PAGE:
Breakouts and Breakdowns:


Whenever an investment manages to outlast the sellers at a point of overhead resistance, this is called a breakout. On the other hand, a “breakdown” would be the opposite – when there aren’t enough buyers left to push the investment up, sellers overwhelm the investment, causing an imbalance, which pushes the price down, below the floor of support.


Below, you can see how the S&P500 had a ceiling of potential resistance from the highs that took place in July, and then again at the September highs. As the market headed higher for the third time, there were enough buyers to exhaust the sellers, which lead to a breakout. Typically, I like to see breakouts (or breakdowns, for that matter) hold for 2-3 days before I consider them a “confirmed” breakout.


All that being said, using the example below, if this breakout were to fail in the coming weeks and we fell below this previous ceiling of resistance (which has now become a new level of support), there would be a lot of reason to start playing defense in our clients’ retirement portfolios. At least for now, the market looks just fine, however.



Trend and Strength-of-Trend:


Last lesson for today looks messier than it really is, but trust me, you’re about to learn about a really interesting tool.


What you’re looking at in the bottom-pane of the chart above is something called a “Directional Movement Indicator” or DMI (the red and blue lines), and ADX in black, which stands for “Average Directional Movement.” Have a lost any of you yet?! Stay with me!


DMI (red/blue) is based on the movement of the price movement of an investment and its momentum. When the blue line is above the red line, price momentum is up. When the red line is above the blue line, momentum is down.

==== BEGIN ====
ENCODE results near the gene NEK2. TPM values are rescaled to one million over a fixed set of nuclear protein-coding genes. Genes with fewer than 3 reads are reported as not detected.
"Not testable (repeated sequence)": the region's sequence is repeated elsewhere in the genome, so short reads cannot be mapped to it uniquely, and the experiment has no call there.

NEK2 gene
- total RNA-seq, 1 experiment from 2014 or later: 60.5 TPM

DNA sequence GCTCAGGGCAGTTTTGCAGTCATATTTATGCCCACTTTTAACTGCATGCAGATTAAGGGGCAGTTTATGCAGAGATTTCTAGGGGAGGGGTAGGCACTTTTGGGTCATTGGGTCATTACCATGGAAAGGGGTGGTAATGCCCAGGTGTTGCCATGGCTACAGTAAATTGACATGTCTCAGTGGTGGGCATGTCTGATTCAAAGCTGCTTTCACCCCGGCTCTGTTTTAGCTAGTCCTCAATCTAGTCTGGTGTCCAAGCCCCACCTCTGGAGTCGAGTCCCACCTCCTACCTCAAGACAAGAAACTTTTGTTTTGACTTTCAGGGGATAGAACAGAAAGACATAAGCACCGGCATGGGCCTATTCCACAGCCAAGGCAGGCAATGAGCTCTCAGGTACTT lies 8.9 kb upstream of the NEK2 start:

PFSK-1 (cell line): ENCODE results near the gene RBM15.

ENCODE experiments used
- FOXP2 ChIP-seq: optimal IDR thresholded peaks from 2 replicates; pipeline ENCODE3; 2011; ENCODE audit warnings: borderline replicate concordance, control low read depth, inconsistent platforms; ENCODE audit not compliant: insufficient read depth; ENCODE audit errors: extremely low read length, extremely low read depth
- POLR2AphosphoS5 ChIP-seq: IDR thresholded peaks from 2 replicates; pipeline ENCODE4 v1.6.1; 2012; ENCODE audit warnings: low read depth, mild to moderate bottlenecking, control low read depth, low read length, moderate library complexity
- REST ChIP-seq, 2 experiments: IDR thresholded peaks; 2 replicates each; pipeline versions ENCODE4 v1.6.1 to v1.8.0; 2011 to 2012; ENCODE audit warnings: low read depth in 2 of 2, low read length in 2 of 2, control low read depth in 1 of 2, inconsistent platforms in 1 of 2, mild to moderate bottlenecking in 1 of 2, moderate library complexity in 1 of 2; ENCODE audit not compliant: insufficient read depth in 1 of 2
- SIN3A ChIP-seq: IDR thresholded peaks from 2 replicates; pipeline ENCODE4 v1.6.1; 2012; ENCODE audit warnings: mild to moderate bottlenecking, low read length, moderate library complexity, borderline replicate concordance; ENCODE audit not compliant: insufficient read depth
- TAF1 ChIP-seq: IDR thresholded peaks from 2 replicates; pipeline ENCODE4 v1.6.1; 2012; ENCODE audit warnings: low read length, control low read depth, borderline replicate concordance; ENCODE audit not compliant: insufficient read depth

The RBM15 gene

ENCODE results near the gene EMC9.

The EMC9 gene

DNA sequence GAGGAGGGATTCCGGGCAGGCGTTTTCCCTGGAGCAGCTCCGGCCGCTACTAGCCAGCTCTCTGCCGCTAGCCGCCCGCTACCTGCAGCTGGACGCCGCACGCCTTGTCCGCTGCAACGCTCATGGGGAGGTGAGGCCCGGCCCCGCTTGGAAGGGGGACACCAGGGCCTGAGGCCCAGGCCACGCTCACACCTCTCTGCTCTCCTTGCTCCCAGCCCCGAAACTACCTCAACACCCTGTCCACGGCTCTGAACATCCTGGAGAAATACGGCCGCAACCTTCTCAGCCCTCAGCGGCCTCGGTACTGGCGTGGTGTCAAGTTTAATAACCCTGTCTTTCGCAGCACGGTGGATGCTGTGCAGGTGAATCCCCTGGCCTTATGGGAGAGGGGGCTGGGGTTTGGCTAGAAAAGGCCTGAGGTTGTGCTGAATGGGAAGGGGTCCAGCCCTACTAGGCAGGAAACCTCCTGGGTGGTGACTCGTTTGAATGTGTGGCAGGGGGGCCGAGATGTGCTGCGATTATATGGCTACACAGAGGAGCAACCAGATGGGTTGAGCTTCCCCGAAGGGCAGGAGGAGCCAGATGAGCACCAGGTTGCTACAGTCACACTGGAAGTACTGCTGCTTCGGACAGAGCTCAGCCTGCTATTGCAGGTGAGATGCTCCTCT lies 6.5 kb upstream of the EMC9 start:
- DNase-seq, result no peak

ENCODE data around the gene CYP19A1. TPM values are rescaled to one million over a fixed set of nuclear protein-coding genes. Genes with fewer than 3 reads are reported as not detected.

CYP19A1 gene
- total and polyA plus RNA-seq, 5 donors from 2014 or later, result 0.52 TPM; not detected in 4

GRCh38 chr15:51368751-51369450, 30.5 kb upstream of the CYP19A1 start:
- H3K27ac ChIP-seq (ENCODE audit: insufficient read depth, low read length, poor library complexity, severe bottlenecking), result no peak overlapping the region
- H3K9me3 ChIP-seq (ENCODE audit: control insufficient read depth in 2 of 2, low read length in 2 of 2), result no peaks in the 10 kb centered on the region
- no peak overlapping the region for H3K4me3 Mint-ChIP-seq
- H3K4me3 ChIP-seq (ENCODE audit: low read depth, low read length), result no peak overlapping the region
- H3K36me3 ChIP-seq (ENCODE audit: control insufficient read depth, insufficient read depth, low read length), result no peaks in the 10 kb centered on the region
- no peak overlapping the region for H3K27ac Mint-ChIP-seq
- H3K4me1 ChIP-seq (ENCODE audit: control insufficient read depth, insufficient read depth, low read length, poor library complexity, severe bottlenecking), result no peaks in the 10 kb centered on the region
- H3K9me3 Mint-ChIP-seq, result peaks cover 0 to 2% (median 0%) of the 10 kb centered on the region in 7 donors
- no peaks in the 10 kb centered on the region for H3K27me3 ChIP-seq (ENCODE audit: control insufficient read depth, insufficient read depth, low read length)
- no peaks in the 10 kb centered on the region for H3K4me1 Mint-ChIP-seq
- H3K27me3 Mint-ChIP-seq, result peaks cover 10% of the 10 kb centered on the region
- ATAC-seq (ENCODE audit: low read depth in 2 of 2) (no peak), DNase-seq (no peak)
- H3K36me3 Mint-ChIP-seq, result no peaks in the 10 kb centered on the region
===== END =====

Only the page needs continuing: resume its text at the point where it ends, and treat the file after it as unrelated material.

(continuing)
ADX is where things can get a little confusing. ADX measures strength-of-trend:


– If it’s low = the current trend (whether it’s up or down) is weak

– If it’s high = the current trend (whether it’s up or down) is strong

– If it’s falling = the current trend (up or down) is weakening, and

– If it’s rising = the current trend (up or down) is strengthening.


So when you combine DMI with ADX, you can determine whether the trend is up or down, if momentum is up or down, and finally, how strong the current trend is.


When you observe the chart above, which is the current market as of Thursday’s close of business, the blue line is above the red line and rising (DMI), which means the trend is up, all while ADX is also rising, indicating that the positive trend is strengthening.


In conclusion, knowing where floors of potential support and ceilings of potential resistance lie – and understanding one of the many ways to identify the current market’s trend, one can better determine how much risk to take in their retirement portfolio at any given time. Never forget this key point… always invest with the trend, not against it!


If you have any questions, please feel to reach out to me, personally!


Till next time…


Categories: Adam Koos, CFP®, CMT®, Market Commentary